Economic growth has attracted investors from across the world. One problem was currency. In 2016, those with a few dollars to exchange would likely have had to find a black-market deal in a bazaar at double the rates offered by banks, says Jamshid Kuchkarov, Uzbekistan’s deputy prime minister and a long-serving finance official. Those with $1m to convert to Uzbek soum would have had to have waited a year or more, he says. But with currency convertibility reform in 2017,
Uzbekistan opened its doors to what local and foreign investors saw as a growth opportunity. Shavkat Mirziyoyev became president in 2016 after the death of authoritarian president Islam Karimov, who kept the country’s finances under a veil of secrecy. Mirziyoyev’s currency liberalisation paved the way for more reforms to open the economy, increase transparency and attract business. His country has moved from ranking 141st in the World Bank’s index on ease of doing business in 2015 to 69th last year.
Over that period, the state reduced taxes, published budget data, opened trade with neighbours, started issuing mortgages, secured international sovereign ratings, had three eurobond issues and embarked on a privatisation programme — all with help from international organisations such as the World Bank and the European Bank for Reconstruction and Development (EBRD). “Our relations with Karimov tore apart at some point, forcing us to leave,” an EBRD official, who wished to remain anonymous, says. “But now we are back and the officials are making maximal effort to catch up on what we’ve missed and bring back the quality of our relations.”
The EBRD has €2.6bn ($3bn) in cumulative investment in the country, more than half of that in current projects. The bank’s ex-president, Suma Chakrabarti, serves as an adviser to Mirziyoyev, while former EBRD official Sardor Umurzakov is now the first deputy prime minister, which helps Uzbekistan’s communication with foreign investors.
Total foreign direct investment has tripled since 2015 to $1.7bn last year, much of that going into green energy. “The economy has changed at the core. Entrepreneurs have stopped being afraid of doing business in the country,” says Timur Ishmetov, Uzbekistan’s finance minister. “You can walk around the city and visually see it.” Tashkent, Uzbekistan’s capital, certainly glitters with rapidly rising, high-end real estate and flashy cars, some of them electric. Still, few Uzbeks, whose average monthly wage is $160, can afford those $500,000 apartments.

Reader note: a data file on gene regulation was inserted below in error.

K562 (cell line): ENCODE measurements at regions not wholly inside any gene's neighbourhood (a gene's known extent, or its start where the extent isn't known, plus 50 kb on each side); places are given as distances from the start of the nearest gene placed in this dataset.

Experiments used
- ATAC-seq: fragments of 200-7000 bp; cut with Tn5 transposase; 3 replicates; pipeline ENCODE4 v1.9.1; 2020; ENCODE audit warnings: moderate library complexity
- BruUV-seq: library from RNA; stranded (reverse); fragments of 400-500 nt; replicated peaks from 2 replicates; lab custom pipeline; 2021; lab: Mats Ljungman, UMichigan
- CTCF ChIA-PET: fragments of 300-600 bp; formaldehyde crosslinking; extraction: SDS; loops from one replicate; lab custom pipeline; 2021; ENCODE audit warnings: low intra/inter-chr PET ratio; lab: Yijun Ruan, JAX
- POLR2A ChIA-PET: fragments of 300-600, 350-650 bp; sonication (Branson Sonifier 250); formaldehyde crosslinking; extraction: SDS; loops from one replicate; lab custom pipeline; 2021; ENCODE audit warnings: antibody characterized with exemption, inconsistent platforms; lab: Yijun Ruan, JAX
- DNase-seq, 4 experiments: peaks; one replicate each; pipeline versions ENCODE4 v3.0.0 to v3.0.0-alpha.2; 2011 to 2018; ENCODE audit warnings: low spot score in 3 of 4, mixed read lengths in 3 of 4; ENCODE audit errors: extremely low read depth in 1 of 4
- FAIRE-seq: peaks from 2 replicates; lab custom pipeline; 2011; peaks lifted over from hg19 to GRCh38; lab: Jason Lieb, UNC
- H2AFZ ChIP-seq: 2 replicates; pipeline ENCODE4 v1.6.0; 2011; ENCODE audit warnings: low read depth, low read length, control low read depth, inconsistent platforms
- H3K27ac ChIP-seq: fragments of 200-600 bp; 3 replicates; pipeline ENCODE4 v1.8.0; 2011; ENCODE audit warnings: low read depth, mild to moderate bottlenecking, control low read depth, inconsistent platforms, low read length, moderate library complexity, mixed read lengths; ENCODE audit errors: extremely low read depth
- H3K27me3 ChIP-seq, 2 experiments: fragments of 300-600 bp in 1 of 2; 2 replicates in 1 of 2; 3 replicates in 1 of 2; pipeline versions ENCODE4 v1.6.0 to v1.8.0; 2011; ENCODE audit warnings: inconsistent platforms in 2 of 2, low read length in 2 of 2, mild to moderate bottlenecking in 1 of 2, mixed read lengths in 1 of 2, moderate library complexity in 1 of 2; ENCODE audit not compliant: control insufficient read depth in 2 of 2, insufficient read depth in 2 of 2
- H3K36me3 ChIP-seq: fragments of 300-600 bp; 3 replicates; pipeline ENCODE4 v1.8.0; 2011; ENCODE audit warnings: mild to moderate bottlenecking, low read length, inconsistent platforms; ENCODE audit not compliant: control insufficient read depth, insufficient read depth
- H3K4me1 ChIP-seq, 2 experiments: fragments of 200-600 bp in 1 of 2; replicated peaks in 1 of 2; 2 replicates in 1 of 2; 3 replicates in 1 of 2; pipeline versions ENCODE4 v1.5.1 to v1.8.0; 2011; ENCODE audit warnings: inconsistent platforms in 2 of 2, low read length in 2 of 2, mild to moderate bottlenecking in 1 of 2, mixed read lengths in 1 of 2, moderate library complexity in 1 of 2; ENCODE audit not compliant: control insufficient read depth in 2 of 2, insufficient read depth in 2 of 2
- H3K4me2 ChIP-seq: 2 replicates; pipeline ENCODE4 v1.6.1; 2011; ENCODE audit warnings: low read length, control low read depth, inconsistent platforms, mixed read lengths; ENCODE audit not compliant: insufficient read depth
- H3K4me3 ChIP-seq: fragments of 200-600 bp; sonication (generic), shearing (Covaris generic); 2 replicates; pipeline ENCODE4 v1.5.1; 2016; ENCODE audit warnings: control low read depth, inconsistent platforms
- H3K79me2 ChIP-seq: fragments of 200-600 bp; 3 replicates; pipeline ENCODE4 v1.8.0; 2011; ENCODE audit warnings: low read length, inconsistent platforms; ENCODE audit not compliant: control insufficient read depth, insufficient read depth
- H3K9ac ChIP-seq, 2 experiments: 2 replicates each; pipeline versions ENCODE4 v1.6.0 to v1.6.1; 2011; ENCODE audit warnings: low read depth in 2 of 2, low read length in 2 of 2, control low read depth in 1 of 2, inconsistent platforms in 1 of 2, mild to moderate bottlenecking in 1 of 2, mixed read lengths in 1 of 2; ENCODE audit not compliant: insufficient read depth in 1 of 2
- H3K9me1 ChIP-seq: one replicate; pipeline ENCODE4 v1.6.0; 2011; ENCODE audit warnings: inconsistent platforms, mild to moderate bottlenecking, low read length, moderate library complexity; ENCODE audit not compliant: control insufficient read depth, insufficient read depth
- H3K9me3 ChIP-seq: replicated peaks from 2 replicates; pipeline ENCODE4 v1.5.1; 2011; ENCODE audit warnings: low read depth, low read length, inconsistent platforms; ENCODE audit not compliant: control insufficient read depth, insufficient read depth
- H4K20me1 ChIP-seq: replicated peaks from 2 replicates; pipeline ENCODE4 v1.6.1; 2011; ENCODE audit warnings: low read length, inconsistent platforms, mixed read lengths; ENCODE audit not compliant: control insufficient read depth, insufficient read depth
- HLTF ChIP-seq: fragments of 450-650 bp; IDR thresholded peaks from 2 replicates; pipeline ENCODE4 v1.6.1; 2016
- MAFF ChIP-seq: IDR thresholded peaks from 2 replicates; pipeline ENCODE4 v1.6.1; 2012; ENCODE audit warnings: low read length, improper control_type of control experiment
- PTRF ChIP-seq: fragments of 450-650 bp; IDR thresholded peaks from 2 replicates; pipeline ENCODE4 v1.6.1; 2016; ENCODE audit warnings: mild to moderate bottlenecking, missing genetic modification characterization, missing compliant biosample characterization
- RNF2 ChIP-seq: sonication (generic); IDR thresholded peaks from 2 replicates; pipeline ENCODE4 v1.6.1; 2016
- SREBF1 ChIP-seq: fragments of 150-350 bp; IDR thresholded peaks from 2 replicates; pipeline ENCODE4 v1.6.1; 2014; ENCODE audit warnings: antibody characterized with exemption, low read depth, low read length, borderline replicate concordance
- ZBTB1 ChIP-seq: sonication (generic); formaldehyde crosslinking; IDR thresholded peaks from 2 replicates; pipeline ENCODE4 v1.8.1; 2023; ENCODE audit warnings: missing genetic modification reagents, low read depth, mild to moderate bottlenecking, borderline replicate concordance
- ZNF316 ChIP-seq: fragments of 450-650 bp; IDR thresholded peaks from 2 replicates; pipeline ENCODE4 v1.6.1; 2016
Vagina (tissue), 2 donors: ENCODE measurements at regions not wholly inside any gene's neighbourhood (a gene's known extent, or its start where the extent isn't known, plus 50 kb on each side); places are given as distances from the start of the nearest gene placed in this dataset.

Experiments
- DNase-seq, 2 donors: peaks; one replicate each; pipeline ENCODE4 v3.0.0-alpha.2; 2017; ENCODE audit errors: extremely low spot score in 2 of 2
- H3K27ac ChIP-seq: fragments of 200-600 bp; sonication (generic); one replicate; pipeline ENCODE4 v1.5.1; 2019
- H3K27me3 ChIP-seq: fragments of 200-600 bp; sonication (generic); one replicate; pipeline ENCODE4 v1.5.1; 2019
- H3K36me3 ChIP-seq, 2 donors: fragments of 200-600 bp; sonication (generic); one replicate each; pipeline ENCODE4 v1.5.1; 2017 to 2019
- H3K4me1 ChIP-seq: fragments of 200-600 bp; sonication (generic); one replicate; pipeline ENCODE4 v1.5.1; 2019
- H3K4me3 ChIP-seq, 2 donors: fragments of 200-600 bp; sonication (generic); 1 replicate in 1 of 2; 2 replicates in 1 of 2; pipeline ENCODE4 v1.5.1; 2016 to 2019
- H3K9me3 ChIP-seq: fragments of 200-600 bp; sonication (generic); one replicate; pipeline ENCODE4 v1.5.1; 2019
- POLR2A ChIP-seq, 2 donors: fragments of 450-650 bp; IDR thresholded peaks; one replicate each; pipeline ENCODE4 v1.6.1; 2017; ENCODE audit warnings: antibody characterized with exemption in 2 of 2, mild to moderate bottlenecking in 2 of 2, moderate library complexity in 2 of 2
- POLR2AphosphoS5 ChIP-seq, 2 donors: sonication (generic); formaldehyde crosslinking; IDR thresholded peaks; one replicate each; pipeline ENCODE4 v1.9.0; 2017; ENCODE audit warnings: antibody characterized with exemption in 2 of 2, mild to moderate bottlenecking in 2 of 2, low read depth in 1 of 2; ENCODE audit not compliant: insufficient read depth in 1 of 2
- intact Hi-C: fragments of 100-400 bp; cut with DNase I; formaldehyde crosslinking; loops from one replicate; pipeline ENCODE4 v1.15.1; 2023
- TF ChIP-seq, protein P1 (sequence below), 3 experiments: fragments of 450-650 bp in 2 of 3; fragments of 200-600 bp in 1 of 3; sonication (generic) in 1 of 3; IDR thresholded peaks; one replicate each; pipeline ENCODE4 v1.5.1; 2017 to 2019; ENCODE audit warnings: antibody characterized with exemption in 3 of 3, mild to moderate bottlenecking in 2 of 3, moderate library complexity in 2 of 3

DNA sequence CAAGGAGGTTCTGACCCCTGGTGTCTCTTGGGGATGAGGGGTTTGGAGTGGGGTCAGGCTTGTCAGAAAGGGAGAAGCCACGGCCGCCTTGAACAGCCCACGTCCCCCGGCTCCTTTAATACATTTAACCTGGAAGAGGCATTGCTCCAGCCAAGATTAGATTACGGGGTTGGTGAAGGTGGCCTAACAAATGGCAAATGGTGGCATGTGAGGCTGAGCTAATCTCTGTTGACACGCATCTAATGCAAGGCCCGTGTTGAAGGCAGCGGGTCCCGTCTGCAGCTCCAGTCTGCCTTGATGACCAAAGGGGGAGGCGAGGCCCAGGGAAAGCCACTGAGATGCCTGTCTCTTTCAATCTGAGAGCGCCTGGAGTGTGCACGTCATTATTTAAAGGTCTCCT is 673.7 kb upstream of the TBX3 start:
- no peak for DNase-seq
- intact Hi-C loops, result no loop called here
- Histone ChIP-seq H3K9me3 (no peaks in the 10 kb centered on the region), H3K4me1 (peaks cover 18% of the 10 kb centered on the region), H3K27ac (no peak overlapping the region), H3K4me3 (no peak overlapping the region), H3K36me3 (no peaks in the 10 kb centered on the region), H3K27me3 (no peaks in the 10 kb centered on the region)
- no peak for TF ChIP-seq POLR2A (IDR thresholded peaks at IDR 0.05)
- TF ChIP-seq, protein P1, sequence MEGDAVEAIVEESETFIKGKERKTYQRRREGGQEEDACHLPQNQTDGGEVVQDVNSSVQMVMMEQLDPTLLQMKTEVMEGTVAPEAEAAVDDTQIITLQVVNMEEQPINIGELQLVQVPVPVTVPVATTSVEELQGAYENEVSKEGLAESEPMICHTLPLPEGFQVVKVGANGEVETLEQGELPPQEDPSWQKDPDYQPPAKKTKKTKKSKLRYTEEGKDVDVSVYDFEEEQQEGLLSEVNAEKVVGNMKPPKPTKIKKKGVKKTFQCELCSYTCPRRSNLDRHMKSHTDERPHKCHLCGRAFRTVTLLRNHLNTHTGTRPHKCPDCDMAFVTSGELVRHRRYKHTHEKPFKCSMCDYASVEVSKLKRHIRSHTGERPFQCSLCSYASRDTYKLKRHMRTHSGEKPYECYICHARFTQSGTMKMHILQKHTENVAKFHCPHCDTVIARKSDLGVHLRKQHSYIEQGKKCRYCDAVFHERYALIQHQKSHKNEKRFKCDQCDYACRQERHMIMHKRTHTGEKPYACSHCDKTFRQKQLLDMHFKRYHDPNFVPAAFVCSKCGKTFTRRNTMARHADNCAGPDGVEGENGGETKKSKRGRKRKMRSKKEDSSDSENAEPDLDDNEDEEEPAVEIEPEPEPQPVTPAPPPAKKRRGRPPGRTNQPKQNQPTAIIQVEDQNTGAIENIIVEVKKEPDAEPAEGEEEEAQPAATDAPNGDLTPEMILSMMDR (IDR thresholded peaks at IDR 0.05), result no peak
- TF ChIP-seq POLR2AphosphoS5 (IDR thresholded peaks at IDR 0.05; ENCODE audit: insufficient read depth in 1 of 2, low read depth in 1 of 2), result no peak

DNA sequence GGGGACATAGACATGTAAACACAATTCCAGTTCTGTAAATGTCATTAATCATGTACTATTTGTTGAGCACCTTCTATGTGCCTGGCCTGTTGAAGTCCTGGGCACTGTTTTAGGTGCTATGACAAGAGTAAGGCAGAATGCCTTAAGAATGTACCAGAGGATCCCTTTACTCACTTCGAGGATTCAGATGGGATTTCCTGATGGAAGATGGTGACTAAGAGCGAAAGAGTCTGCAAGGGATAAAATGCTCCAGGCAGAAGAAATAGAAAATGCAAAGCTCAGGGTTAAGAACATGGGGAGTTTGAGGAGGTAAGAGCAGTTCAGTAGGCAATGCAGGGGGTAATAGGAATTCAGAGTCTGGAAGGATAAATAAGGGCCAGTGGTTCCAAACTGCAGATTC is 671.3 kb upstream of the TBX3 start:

A low GDP per capita is one of the most acute problems for Uzbekistan’s economy. It limits investment potential as it prevents Uzbekistan’s sovereign rating rising above the BB- “non-investment grade” by S&P and Fitch, and a “speculative” B1 by Moody’s until it reaches about $4,000, according to the economy ministry. Uzbekistan’s GDP per capita is expected to be $1,900 this year and $2,800 in 2026, according to official estimates. A fast-growing country with 34m people is bound for further income growth, analysts say.
“You have this huge consumer base that is spending more money. People have disposable income and that will be the real driver of the economy. You have nearly 35m people that can only start earning upwards,” says Dakota Irvin, head of research at Bluestone, a boutique investment banking firm focused on Uzbekistan and Central Asia. “Plus some copper and uranium doesn’t hurt, you have some natural gas, cotton, textiles,” he says. “All of the tools are there for them to become a regional economic leader.”
The big headache for finance officials is double-digit inflation, which the country has failed to tame, first due to opening trade with neighbouring countries and resulting price corrections and then the pandemic. But the Central Bank expects it to fall to 5 per cent in 2023. A rising population and a diversified economy could help Uzbekistan overtake Kazakhstan to become Central Asia’s top economy within a decade, according to some international estimates. Uzbekistan is aiming to be second to Russia in the Commonwealth of Independent States, which unites most ex-Soviet countries.
“In a few years, maybe by 2030, our GDP will be the second highest in the CIS,” Kuchkarov says. “We aim to enter the upper-middle income countries ranks.” Uzbekistan’s GDP reached $57.7bn last year, compared with Russia’s $1.5tn, and Kazakhstan’s $170bn, according to World Bank data. Kuchkarov’s confidence may seem ambitious, but Uzbekistan’s economy has grown sharply recently. Even in the pandemic year of 2020, it was among a few that recorded a 1.6 per cent GDP growth rather than a fall. “We have done a lot, but we still have much more to do,” Kuchkarov says.
By Nastassia Astrasheuskaya for the Financial Times.